Financial alignment can be further improved by paying close attention to what happens inside your distribution centres and warehouses, even if your network has the ideal number of distribution nodes in the ideal locations.
Every warehouse in your network needs to have a layout that is cost-effectively optimised. To maximise performance, warehouse operations should also be analysed and continually improved.
Simply put, your throughput will increase and your costs will decrease the more waste you can remove from your warehouses, such as travel, motion, waiting, over-processing, and inventory damage/loss.
Costs of Transportation
The quantity and location of your facilities have a significant impact on the cost of transportation throughout your supply chain. You’ll save money on transportation if you efficiently optimise the supply chain network of your business.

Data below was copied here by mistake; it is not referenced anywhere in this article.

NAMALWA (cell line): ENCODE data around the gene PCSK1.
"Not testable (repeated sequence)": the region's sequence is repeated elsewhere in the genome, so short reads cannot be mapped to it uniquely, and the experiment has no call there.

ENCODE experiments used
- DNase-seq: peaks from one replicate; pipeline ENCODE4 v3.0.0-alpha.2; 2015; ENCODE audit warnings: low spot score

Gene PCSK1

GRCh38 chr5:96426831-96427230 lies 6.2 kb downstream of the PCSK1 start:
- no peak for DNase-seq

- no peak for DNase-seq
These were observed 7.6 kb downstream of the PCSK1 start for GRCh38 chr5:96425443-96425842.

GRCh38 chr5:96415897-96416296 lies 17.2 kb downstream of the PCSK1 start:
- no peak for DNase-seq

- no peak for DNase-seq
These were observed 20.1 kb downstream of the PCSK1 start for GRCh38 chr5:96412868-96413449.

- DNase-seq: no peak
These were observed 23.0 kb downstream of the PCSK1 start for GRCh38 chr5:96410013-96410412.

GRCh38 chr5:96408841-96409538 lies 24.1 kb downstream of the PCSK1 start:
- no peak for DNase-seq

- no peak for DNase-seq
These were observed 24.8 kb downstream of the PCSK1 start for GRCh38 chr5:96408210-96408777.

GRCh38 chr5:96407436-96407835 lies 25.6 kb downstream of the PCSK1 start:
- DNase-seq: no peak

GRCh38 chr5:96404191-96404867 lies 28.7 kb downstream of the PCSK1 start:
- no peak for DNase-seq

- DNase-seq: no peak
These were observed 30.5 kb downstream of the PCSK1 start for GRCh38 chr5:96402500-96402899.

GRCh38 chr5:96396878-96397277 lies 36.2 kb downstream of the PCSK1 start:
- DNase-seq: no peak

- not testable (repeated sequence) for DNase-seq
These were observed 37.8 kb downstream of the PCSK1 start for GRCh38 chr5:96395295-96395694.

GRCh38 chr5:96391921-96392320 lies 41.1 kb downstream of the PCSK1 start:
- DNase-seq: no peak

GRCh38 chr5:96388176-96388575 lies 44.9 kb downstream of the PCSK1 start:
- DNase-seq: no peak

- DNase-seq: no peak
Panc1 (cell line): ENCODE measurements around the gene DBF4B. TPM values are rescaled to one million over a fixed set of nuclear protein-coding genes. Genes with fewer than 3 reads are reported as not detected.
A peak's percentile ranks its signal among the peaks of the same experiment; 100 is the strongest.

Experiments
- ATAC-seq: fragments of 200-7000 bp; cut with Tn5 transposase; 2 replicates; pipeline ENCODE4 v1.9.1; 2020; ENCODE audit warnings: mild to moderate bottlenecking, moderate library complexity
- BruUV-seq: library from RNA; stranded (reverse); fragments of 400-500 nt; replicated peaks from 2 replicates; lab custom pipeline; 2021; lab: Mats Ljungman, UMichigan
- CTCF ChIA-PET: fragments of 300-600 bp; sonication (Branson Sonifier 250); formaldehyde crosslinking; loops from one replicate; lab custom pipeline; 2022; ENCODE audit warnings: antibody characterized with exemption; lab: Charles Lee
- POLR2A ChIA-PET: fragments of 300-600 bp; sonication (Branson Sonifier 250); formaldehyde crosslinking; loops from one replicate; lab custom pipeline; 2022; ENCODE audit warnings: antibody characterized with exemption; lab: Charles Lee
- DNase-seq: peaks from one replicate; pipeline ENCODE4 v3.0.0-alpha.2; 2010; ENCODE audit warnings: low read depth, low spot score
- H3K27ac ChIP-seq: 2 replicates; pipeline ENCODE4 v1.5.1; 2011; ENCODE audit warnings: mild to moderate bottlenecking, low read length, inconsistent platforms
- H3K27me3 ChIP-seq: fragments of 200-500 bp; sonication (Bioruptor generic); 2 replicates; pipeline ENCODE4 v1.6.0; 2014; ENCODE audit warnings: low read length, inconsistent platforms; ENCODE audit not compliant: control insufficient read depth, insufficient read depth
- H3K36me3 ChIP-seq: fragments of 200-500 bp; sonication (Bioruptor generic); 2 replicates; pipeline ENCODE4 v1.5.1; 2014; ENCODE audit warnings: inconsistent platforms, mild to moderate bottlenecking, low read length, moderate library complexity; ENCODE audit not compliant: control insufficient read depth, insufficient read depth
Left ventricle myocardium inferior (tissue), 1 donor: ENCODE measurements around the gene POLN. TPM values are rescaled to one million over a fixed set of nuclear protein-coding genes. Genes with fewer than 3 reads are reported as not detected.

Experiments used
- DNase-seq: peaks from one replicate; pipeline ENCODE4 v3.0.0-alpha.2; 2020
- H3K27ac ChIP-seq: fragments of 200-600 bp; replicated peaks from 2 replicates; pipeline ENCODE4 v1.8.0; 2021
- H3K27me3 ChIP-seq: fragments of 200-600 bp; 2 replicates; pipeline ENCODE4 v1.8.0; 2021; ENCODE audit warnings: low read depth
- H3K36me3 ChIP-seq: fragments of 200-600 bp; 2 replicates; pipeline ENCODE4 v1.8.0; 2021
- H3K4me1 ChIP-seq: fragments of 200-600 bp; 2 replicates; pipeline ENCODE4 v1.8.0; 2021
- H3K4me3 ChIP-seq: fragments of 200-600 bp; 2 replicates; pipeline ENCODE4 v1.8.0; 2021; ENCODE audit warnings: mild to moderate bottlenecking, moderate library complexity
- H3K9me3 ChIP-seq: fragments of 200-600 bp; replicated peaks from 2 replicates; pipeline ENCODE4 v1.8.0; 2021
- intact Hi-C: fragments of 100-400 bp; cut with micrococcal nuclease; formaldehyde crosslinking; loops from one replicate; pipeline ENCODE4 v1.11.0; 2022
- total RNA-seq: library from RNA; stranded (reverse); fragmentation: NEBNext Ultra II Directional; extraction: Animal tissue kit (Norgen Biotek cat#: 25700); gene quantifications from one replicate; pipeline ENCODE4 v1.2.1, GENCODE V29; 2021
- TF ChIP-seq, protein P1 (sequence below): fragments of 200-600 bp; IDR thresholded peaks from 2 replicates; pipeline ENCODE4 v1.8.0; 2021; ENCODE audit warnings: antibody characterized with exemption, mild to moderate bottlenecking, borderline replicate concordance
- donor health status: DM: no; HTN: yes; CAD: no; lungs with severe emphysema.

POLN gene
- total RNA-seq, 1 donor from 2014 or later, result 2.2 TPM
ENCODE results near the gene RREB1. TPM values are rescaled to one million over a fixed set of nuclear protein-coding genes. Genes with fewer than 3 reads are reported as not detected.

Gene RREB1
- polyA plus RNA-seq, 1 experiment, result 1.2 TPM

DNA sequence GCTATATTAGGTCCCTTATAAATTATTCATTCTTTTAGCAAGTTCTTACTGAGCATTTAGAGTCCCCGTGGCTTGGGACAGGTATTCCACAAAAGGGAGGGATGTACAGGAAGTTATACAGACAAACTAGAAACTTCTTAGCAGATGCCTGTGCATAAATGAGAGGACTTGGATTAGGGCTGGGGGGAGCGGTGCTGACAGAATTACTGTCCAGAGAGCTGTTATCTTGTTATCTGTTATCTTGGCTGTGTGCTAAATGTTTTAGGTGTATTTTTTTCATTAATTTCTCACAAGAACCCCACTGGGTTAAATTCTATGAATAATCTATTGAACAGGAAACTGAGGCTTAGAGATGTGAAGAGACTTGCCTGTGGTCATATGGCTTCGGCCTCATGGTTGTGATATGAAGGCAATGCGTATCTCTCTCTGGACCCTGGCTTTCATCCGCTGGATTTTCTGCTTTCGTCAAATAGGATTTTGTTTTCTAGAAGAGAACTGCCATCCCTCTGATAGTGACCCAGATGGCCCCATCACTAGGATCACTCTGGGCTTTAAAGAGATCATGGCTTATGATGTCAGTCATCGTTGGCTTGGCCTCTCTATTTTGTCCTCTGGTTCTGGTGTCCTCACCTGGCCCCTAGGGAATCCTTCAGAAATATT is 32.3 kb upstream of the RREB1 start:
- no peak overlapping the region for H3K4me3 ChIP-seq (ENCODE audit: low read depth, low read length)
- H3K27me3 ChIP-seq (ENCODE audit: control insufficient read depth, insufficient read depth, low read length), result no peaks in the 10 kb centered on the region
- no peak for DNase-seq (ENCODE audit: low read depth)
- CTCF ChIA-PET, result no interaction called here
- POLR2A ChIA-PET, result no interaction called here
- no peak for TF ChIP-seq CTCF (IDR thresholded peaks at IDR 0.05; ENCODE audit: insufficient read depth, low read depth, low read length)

There are other steps you may take in this situation to enhance your transportation cost profile. Whether you run your own fleet or hire outside transportation professionals will affect a lot of things.
Although it must be mentioned that this is not a sure solution, several businesses have effectively decreased transportation costs and enhanced service by migrating from internal to outsourced distribution methods. The choice to outsource logistics must be made after careful consideration.
If you already employ third-party logistics, it is worthwhile to evaluate the present cost-effectiveness of your plan—possibly by posing
- Can the rate structure for transportation be made better?
- Efficacious partnership management?
- Use of the most effective forms of transportation?
- Could your clientele be divided into groups according to the different levels of delivery service?
A continuous improvement approach will nearly always reveal cost-reduction options as well as opportunities to gradually increase profitability and improve customer experience, regardless of whether transportation is outsourced or kept in-house.